Creating An Enjoyable And Stimulating Learning Environment Case Study

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Theme 1: Creating an enjoyable and stimulating learning environment for all
One major area where my philosophy didn’t quite match up with my experience on placement was creating an enjoyable and stimulating learning environment for all due to the various aspects that feed into teaching and learning. There have been a number of incidences that have stood out, both for positive and negative reasons. My critical reflection (appendix b) related to low level disruption and drew upon one particular incident to highlight the issue. But for the purpose of this essay I will focus on a different issue. Within placement the year eleven sit their GCSE RE exam a year early so have already completed a GCSE course. This is a topic of debate that has continued
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Creating an enjoyable and simulating environment becomes impossible when students as a mass disengage. Teaching strategies used lower down the school that have been highly effective however, those same strategies thus far have not produced the desired outcome. The scheme of work followed is based heavily in enquiry based learning. Holt notes that in both the 2010 and 2013 Ofsted report that “enquiry based learning is the way forward for RE” as it “engages pupils in a voyage of discovery” (Holt, 2015, 134). If GCSE schemes were not constrained by assessment outcomes and allowed for more exploration, it would provide young people with an opportunity to apply those skills learnt throughout their study of RE to current affairs and would demonstrate the variety of skills that are learnt through the study of RE. As mentioned in my personal philosophy (appendix A) having activity based learning that is centred round the learner is one of, if not my highest goal. Through my reading Bruner is a theorist that has provided some interesting concepts that resonate with the way in which I want to teach, his ideas surrounding discovery and inquiry based learning are similar to those expressed in Holt (2015). Both …show more content…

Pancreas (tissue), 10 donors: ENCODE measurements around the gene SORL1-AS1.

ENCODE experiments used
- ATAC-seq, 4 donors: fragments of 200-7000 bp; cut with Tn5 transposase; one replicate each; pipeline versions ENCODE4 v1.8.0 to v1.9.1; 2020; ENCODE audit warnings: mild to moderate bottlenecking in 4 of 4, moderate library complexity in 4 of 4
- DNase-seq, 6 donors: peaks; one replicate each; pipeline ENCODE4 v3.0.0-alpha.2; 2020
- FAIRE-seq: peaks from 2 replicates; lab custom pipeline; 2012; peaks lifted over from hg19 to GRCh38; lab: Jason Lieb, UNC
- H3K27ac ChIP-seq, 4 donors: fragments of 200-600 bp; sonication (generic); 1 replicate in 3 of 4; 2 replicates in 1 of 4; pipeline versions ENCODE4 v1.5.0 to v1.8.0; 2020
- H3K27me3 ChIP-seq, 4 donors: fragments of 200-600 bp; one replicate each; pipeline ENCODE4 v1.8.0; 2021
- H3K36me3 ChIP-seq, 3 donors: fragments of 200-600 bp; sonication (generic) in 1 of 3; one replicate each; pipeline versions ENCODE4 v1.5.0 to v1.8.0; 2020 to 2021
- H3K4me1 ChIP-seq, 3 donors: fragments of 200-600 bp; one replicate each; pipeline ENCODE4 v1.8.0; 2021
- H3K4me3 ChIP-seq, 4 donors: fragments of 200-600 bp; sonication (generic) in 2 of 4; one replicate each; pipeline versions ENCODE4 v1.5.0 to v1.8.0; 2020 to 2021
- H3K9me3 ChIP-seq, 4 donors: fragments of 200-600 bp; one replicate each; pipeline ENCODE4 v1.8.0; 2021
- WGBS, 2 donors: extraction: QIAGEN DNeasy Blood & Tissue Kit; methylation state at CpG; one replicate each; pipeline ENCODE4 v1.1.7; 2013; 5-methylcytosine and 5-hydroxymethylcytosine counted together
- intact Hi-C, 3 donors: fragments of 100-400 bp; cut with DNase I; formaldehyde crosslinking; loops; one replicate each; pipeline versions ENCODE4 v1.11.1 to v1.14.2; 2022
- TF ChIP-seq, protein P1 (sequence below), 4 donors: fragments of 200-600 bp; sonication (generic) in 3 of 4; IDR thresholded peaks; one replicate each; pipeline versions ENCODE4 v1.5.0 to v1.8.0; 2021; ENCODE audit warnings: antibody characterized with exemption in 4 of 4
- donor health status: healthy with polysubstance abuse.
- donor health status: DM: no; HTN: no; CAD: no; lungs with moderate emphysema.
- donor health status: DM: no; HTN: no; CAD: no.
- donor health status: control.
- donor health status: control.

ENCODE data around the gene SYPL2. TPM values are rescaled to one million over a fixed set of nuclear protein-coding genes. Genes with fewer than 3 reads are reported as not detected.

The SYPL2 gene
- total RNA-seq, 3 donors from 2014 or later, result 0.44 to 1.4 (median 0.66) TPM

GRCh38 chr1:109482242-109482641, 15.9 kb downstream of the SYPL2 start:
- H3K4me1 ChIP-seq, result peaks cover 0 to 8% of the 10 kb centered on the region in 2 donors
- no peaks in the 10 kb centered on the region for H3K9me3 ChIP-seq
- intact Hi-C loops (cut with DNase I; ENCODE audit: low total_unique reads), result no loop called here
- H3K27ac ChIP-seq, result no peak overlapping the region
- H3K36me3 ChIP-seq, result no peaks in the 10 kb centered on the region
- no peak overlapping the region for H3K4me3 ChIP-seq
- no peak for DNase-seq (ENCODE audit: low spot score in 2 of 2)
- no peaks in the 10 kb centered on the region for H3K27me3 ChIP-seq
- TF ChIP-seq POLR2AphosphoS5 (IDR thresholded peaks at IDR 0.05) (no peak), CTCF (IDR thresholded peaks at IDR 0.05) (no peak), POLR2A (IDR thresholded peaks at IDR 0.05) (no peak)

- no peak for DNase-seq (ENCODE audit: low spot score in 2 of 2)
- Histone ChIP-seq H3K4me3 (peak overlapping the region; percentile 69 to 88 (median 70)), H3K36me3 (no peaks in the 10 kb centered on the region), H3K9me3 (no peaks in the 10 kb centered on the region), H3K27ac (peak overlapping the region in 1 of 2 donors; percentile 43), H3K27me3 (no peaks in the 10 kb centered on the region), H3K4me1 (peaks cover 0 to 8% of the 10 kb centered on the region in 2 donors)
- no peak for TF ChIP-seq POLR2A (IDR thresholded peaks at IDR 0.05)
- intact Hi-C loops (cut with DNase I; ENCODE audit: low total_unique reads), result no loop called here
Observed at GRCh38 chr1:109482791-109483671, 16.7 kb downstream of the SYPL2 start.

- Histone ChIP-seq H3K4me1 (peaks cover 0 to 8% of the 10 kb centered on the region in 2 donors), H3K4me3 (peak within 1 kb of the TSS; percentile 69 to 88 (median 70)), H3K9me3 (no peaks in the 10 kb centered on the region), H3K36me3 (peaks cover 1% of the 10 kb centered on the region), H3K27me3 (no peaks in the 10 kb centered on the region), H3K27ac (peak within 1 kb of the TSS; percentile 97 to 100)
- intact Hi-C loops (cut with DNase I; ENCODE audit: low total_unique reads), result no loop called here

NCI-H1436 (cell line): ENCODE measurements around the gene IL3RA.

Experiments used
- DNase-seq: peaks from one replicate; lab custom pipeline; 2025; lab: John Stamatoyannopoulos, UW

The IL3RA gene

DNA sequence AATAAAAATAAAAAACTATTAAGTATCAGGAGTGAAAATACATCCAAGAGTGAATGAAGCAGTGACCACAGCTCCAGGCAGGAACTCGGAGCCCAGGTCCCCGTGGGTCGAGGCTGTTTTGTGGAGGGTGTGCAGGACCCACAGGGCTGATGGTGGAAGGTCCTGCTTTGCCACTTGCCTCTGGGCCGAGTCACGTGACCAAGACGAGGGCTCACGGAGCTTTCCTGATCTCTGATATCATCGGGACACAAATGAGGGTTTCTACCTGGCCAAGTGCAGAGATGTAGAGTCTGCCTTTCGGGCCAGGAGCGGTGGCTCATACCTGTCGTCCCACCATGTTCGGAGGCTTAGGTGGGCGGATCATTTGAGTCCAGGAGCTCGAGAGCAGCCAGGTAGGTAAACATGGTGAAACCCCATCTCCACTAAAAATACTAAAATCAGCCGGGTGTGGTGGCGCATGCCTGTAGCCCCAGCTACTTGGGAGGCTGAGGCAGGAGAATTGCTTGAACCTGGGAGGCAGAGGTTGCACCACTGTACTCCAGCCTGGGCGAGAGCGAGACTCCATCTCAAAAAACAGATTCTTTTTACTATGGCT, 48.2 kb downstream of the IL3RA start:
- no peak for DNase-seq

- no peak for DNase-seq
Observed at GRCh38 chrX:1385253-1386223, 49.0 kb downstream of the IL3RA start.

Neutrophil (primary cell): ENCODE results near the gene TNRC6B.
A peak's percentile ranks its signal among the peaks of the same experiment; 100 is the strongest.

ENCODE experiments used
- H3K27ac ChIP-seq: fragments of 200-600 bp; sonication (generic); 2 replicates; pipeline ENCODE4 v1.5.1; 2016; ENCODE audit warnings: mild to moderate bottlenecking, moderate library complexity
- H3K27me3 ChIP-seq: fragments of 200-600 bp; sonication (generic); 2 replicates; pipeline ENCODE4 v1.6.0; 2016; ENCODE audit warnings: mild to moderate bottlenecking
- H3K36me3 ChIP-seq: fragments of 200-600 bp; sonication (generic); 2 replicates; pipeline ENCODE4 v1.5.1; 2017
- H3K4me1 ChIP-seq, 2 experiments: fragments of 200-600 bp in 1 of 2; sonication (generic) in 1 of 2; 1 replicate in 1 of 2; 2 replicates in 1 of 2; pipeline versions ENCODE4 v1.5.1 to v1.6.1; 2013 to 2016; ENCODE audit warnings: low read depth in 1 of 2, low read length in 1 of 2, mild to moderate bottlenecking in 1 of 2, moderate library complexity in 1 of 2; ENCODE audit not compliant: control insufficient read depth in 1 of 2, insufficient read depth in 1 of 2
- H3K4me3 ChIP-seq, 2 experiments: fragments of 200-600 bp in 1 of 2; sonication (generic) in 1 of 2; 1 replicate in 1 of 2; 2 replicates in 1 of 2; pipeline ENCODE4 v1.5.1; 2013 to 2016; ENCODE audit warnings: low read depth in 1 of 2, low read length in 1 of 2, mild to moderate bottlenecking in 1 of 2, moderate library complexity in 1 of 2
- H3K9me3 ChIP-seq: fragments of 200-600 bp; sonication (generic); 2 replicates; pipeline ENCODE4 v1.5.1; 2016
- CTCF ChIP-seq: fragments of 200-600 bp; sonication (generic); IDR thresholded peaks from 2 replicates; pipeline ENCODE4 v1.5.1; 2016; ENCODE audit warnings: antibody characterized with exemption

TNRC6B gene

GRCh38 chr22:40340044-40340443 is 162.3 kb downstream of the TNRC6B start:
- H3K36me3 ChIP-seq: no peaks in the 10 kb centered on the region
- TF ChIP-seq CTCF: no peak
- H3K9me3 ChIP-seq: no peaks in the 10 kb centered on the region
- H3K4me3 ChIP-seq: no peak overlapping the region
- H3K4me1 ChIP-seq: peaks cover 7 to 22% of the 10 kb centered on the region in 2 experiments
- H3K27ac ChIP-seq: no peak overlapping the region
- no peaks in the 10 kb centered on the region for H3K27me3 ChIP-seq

Vygotsky’s ideas about providing students with scaffolding that builds knowledge, building those structure properly means knowledge can be transferred and explored by students. Bruner mentioned “…education is not to impart knowledge, but instead to facilitate a child 's thinking and problem solving skills” (1961, cited in McLeod, 2012a). This process of facilitating a child’s thinking and problem solving skills can only be strengthened by the study of a topic across a number of subjects. Subjects that appear to work well with RE and religious topics in general are drama, where stories can be explored; this approach has a massive benefit for those kinesics learners. History; which can give historical context and English; which can help students understand why and how stories and accounts can be recorded and the effect language can have (Holt, 2015, 131). One example of this cross-curricular approach to teaching witnessed within placement A was a poem competition run by Chester Cathedral where student across all key stages were asked to write a poem relating to Christian teaching. The competition was led by the English department and the poems and art work were completed within English lessons, with the support of the RE

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